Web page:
Over the course of the past six months or so, I’ve been lucky enough to be in touch with several dozen bi-gender people scattered around the world. I know that doesn’t sound like a lot, but we’re extremely hard to find: not many people currently identify as bi-gender … though that may change.
Here are a few common questions and answers about bigenderism.
Q: What does bi-gender mean?
A person who identifies as bi-gender experiences two different genders. Often the two genders are male and female, but one or both of the genders could be something entirely different from either of those. Some bi-gender people move back and forth between genders, some move here and there on a spectrum between their two genders, and some mostly stay in one state combining their two genders.
Q: What are some examples of bi-gender identities?
1. A person who was designated a female at birth, who has had “top surgery” to gain a flatter chest, and who generally speaking feels mostly male but also partly female
2. A person who was designated a male at birth, who has male anatomy, and who moves back and forth between being female and male on an irregular schedule.
3. A person who was designated female at birth and who sometimes identifies as female and sometimes as having no gender.
Q: Do people decide to be bi-gender?
The short answer is no. Bi-gender people generally experience their genders first and only later are able to make sense of them. For many of us, our gender identity never made complete sense to us until we discovered the term “bi-gender” and that there were other people who were like us. As a rule, a non-bi-gender person can’t decide to be bi-gender, and a bi-gender person can’t decide not to be. Many of us have spent a lot of effort in our lives trying and failing not to be bi-gender, simply because it can be confusing, difficult, poorly understood, and sometimes badly-treated.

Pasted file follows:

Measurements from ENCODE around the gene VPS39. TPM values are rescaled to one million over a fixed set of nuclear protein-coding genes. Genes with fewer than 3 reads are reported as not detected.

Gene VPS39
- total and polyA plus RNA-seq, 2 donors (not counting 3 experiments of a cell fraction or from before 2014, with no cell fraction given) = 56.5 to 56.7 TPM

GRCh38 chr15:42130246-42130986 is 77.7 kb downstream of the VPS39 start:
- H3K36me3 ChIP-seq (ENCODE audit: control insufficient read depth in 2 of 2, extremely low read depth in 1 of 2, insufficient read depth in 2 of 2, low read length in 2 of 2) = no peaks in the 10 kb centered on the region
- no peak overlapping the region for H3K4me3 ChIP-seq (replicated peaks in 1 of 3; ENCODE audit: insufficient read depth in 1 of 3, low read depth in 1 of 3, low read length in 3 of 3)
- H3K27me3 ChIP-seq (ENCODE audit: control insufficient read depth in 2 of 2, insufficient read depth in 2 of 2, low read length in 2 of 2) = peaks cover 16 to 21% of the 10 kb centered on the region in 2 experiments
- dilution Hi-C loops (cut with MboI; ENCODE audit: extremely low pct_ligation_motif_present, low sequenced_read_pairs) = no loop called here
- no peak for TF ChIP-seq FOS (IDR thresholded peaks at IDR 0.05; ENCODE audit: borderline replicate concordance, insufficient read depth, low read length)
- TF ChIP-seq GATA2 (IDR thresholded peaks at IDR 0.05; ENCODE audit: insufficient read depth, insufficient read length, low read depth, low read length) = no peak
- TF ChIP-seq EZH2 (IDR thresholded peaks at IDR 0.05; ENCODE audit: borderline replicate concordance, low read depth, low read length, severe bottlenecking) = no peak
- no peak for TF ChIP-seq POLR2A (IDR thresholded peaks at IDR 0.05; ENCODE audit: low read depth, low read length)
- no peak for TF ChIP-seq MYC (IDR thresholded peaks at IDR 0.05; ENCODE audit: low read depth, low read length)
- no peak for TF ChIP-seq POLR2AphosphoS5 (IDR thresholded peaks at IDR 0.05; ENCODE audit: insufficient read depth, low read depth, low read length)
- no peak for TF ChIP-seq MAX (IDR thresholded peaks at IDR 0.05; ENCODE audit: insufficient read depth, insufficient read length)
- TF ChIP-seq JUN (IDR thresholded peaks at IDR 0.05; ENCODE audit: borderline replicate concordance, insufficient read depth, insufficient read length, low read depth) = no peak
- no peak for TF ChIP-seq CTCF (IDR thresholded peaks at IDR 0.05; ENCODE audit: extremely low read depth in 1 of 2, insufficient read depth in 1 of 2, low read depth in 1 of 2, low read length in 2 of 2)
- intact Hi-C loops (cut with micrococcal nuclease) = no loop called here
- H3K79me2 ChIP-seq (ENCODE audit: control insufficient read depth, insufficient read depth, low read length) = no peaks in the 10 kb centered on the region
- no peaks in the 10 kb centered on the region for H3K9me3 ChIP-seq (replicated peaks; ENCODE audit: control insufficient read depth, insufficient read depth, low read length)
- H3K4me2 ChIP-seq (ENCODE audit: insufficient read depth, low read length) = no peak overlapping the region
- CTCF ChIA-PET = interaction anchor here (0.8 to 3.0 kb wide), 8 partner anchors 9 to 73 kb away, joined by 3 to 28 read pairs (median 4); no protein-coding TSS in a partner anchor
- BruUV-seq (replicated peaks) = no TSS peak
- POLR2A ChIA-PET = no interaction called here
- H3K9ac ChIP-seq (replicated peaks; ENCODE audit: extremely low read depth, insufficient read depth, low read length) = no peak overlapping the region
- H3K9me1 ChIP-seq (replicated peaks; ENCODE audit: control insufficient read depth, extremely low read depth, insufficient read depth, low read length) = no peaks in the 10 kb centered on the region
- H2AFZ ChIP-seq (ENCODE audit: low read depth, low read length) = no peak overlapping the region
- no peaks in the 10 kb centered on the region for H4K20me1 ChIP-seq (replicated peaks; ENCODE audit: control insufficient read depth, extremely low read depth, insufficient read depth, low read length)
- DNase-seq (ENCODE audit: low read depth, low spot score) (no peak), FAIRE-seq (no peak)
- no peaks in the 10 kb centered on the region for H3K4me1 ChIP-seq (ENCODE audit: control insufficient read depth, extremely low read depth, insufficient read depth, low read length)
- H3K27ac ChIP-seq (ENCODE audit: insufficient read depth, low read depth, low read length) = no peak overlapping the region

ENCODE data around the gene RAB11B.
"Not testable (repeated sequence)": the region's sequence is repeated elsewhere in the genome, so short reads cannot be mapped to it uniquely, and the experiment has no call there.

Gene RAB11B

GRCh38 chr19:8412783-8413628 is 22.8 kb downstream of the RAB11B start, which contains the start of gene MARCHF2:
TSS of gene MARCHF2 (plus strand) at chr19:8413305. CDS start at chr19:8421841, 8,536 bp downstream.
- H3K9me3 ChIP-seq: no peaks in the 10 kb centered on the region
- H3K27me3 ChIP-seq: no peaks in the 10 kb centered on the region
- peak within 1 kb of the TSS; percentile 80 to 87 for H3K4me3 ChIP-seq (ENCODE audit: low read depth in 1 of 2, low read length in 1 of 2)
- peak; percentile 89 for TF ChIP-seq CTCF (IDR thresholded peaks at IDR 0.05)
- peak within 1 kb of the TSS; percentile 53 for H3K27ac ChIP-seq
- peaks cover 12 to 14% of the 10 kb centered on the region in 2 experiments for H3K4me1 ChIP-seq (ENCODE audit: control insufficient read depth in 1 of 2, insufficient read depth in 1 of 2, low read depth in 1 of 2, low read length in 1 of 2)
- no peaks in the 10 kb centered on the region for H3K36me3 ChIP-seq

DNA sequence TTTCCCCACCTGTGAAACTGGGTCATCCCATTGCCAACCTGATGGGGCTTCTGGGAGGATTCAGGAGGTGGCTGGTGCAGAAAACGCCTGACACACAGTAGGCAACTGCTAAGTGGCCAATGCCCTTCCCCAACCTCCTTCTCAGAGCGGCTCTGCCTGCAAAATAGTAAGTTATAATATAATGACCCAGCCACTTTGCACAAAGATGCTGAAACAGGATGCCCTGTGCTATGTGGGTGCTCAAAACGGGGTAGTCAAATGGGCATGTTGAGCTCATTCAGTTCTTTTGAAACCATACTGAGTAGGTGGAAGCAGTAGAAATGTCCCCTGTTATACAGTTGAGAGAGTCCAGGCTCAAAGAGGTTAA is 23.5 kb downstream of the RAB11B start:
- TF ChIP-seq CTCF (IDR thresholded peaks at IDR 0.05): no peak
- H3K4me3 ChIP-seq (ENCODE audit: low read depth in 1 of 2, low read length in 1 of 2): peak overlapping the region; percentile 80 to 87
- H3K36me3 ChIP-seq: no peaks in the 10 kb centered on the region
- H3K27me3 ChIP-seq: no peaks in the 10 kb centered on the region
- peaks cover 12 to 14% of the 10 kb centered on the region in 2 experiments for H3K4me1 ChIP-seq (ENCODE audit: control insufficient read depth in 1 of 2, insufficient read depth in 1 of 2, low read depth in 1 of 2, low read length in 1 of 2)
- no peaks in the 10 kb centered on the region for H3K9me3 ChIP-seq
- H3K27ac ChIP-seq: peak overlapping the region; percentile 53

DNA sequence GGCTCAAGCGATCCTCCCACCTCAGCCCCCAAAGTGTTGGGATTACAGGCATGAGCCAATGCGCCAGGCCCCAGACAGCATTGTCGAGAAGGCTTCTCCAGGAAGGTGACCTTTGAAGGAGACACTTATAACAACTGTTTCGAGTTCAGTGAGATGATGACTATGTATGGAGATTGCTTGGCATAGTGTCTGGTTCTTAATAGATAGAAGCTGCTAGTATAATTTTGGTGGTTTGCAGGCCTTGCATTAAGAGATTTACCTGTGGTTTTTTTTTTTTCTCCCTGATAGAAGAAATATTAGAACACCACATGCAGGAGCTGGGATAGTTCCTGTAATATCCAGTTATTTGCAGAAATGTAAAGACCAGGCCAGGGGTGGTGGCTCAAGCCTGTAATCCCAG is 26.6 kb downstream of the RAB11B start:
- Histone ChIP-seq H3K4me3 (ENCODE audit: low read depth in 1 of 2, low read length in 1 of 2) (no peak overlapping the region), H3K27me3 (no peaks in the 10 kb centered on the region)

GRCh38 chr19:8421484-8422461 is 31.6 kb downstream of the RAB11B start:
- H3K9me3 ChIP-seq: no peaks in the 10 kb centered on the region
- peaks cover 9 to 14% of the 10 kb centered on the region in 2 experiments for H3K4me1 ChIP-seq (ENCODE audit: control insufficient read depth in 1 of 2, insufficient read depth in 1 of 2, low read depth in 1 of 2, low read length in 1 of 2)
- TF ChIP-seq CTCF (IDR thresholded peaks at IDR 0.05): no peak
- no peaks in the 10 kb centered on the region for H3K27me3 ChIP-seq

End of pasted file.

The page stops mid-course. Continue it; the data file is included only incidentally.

Q: What research has been done on bigenderism?
Virtually none. As of this writing, I’m conducting a non-scientific but careful survey of bi-gender people in an attempt to assemble some basic knowledge of what bigenderism is and how people experience it. If you’re bi-gender, I’d be deeply grateful if you add to our knowledge by taking the survey, here.
Drs. Ramachandran and Chase of the University of California, San Diego have studied a small minority of bi-gender people who reportedly switch back and forth between male and female involuntarily, a condition Ramachandran and Chase have dubbed “Alternating Gender Incongruity,” or AGI. However, it does not appear that AGI is at all common among bigenders. Of the dozens of bi-gender people I’ve spoken to, zero have reported having this condition. One individual portrayed in an episode of the radio program Radiolab who had AGI apparently suffered from a neurological condition and, when treated, experienced a gender identity shift to transwoman.
Q: Is it “bigender,” “bi-gender,” or “bi gender”?
Both “bigender” and “bi-gender” are used, but I advise “bi-gender.” It looks a little more awkward, but the term is unfamiliar to most people at the time of this writing, and “bigender” is too easy to read as “big ender.” Some of us may have big ends, but it’s considered polite not to consider this a defining characteristic.
“Bi gender” is a misspelling: it’s just one word, so there should be no space.
Q: What’s the difference between bisexual and bi-gender?
Bisexuality is a sexual orientation–that is, it’s about who you’re attracted to. Bigenderism is a gender identity–who you are. A bisexual is like a person who enjoys and listens to both hard rock and opera, while a bi-gender person is like a professional musician who plays both hard rock and opera.
Bi-gender people can be (and often are) bisexual, but they can also be attracted only to men, attracted only to women, pansexual (attracted to people of all genders), agender, etc.
I’ll continue this FAQ in an upcoming post. Any questions, complaints, improvements, or corrections? If so, please get in touch through my contact page. Thanks!